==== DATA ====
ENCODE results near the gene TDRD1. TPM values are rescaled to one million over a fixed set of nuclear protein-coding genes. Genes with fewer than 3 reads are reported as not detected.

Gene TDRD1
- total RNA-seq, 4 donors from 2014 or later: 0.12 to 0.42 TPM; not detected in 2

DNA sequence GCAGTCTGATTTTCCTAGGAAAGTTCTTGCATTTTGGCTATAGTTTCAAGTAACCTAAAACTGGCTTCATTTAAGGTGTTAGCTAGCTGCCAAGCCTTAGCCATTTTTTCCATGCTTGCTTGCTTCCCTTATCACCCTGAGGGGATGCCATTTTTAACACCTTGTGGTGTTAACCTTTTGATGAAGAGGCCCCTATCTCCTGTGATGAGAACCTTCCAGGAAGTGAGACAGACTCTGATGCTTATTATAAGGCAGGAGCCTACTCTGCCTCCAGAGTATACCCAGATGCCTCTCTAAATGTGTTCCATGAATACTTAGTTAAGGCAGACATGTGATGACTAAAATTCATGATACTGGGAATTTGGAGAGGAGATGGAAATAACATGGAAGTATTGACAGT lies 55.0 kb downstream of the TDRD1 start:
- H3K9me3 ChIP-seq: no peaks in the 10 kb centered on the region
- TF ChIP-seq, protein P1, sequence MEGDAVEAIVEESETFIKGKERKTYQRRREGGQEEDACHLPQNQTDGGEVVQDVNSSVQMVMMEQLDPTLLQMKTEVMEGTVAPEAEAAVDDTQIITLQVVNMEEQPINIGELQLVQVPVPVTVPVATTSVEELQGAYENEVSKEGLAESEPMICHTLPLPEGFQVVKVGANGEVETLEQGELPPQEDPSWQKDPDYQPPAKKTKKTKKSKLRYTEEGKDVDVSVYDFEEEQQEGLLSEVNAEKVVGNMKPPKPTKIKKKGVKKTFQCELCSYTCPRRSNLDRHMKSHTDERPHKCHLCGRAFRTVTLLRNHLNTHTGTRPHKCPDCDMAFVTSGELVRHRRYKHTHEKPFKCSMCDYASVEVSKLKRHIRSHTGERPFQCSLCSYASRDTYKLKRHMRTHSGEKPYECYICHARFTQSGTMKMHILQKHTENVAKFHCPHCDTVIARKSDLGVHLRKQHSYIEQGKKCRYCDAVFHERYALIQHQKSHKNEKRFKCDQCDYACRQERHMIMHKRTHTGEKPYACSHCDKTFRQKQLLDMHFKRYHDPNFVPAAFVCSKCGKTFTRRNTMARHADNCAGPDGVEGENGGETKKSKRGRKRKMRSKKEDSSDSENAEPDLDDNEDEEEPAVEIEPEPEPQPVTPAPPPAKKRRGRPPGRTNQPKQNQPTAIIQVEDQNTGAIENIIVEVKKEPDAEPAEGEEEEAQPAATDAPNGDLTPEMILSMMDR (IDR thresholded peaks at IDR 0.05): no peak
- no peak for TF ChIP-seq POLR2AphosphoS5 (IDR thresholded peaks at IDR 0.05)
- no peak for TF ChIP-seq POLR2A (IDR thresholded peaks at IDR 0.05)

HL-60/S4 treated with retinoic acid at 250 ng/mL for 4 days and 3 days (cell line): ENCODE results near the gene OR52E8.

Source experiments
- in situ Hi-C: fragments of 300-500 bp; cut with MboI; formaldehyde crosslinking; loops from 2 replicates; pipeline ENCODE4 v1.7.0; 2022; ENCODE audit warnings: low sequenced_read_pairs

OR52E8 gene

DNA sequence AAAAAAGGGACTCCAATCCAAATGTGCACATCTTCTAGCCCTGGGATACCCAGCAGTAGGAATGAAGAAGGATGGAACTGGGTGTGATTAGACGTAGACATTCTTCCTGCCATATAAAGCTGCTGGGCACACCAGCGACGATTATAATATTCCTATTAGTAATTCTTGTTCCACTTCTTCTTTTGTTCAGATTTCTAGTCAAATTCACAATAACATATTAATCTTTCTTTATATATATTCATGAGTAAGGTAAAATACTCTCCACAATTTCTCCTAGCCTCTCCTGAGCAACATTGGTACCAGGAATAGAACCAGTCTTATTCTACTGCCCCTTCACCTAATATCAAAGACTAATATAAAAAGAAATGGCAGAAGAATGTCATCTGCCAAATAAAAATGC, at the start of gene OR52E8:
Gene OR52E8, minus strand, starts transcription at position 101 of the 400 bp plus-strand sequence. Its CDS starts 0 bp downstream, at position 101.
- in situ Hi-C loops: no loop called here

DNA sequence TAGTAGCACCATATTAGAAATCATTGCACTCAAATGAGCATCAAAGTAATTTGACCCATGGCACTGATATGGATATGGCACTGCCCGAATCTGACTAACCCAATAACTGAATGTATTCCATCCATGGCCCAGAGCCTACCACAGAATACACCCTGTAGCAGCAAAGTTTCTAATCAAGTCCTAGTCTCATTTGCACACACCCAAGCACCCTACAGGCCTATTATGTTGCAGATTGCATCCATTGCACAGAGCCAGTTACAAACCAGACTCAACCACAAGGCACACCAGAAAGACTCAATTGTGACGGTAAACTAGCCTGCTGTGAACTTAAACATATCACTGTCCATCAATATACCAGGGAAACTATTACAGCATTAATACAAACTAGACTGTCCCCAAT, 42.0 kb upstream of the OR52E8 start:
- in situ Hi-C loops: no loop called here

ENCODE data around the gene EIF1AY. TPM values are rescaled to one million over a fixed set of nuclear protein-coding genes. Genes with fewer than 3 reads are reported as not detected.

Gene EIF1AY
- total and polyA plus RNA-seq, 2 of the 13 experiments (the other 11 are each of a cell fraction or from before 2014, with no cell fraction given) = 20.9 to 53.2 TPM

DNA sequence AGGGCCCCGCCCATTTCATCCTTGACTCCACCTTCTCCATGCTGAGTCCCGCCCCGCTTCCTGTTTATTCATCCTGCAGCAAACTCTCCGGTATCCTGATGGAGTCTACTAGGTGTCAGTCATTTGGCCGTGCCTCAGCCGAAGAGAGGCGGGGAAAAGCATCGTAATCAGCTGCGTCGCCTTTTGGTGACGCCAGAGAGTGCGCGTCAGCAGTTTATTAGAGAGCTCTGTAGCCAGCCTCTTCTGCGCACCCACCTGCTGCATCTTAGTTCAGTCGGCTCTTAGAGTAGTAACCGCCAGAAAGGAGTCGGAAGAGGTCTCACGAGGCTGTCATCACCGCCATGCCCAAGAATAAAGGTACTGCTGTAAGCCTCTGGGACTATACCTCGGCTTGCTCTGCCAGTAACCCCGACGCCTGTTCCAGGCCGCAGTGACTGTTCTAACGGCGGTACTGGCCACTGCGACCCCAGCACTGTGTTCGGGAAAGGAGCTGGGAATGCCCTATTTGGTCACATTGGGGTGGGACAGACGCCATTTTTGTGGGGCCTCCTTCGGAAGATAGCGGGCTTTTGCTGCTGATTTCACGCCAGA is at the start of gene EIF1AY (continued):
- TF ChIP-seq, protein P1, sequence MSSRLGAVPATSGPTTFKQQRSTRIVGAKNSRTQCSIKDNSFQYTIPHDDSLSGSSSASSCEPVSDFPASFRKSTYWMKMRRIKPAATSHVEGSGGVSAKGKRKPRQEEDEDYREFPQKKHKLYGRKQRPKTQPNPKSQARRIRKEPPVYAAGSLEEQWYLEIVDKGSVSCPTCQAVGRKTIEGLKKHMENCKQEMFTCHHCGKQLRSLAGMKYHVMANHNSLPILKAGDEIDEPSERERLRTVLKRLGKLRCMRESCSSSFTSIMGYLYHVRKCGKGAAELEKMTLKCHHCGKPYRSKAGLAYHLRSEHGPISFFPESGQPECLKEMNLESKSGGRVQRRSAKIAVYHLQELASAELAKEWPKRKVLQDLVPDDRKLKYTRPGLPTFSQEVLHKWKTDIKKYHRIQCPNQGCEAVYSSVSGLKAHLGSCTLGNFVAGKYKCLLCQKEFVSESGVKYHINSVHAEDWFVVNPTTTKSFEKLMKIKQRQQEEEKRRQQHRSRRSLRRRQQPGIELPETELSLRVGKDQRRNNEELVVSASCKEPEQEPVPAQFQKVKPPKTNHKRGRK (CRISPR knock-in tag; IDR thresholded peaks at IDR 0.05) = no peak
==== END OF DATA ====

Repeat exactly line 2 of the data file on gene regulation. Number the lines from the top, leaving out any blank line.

Gene TDRD1